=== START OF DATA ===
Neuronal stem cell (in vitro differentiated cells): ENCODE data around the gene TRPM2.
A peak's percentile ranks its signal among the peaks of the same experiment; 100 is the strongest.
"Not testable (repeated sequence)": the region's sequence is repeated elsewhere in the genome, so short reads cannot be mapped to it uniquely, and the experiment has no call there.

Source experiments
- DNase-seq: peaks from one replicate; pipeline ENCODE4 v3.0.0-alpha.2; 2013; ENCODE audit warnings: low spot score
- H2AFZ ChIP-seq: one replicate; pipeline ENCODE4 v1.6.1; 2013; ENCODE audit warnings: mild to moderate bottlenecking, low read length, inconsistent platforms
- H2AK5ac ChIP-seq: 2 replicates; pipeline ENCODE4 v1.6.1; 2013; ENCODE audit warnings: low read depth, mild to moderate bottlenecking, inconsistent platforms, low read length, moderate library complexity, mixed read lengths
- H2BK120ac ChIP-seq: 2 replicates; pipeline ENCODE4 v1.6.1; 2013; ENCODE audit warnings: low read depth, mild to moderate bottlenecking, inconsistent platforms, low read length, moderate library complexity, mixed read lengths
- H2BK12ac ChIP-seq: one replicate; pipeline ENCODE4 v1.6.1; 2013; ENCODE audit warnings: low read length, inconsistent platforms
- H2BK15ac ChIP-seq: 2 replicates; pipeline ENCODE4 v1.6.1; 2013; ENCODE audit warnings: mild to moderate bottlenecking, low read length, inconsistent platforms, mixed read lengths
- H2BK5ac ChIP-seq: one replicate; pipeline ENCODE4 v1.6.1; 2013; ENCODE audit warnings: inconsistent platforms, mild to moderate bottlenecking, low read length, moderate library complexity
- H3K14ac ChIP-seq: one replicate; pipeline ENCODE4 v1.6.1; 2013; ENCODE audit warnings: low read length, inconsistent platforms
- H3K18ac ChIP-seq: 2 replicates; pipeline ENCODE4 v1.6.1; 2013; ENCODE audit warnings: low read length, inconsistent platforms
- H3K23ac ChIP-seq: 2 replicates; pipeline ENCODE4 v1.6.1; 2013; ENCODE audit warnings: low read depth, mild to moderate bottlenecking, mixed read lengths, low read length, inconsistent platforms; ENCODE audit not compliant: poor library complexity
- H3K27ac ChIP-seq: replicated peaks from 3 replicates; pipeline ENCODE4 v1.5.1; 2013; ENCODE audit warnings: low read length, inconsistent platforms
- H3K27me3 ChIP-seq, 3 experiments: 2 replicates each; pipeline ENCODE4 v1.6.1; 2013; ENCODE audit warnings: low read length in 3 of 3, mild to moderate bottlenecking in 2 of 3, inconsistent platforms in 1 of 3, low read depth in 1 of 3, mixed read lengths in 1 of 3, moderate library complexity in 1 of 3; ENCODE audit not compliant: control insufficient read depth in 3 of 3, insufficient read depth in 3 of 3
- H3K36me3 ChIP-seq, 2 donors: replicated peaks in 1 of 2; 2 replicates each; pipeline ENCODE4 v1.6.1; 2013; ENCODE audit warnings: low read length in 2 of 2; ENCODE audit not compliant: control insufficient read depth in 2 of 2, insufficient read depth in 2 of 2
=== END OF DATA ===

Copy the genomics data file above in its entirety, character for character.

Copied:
Neuronal stem cell (in vitro differentiated cells): ENCODE data around the gene TRPM2.
A peak's percentile ranks its signal among the peaks of the same experiment; 100 is the strongest.
"Not testable (repeated sequence)": the region's sequence is repeated elsewhere in the genome, so short reads cannot be mapped to it uniquely, and the experiment has no call there.

Source experiments
- DNase-seq: peaks from one replicate; pipeline ENCODE4 v3.0.0-alpha.2; 2013; ENCODE audit warnings: low spot score
- H2AFZ ChIP-seq: one replicate; pipeline ENCODE4 v1.6.1; 2013; ENCODE audit warnings: mild to moderate bottlenecking, low read length, inconsistent platforms
- H2AK5ac ChIP-seq: 2 replicates; pipeline ENCODE4 v1.6.1; 2013; ENCODE audit warnings: low read depth, mild to moderate bottlenecking, inconsistent platforms, low read length, moderate library complexity, mixed read lengths
- H2BK120ac ChIP-seq: 2 replicates; pipeline ENCODE4 v1.6.1; 2013; ENCODE audit warnings: low read depth, mild to moderate bottlenecking, inconsistent platforms, low read length, moderate library complexity, mixed read lengths
- H2BK12ac ChIP-seq: one replicate; pipeline ENCODE4 v1.6.1; 2013; ENCODE audit warnings: low read length, inconsistent platforms
- H2BK15ac ChIP-seq: 2 replicates; pipeline ENCODE4 v1.6.1; 2013; ENCODE audit warnings: mild to moderate bottlenecking, low read length, inconsistent platforms, mixed read lengths
- H2BK5ac ChIP-seq: one replicate; pipeline ENCODE4 v1.6.1; 2013; ENCODE audit warnings: inconsistent platforms, mild to moderate bottlenecking, low read length, moderate library complexity
- H3K14ac ChIP-seq: one replicate; pipeline ENCODE4 v1.6.1; 2013; ENCODE audit warnings: low read length, inconsistent platforms
- H3K18ac ChIP-seq: 2 replicates; pipeline ENCODE4 v1.6.1; 2013; ENCODE audit warnings: low read length, inconsistent platforms
- H3K23ac ChIP-seq: 2 replicates; pipeline ENCODE4 v1.6.1; 2013; ENCODE audit warnings: low read depth, mild to moderate bottlenecking, mixed read lengths, low read length, inconsistent platforms; ENCODE audit not compliant: poor library complexity
- H3K27ac ChIP-seq: replicated peaks from 3 replicates; pipeline ENCODE4 v1.5.1; 2013; ENCODE audit warnings: low read length, inconsistent platforms
- H3K27me3 ChIP-seq, 3 experiments: 2 replicates each; pipeline ENCODE4 v1.6.1; 2013; ENCODE audit warnings: low read length in 3 of 3, mild to moderate bottlenecking in 2 of 3, inconsistent platforms in 1 of 3, low read depth in 1 of 3, mixed read lengths in 1 of 3, moderate library complexity in 1 of 3; ENCODE audit not compliant: control insufficient read depth in 3 of 3, insufficient read depth in 3 of 3
- H3K36me3 ChIP-seq, 2 donors: replicated peaks in 1 of 2; 2 replicates each; pipeline ENCODE4 v1.6.1; 2013; ENCODE audit warnings: low read length in 2 of 2; ENCODE audit not compliant: control insufficient read depth in 2 of 2, insufficient read depth in 2 of 2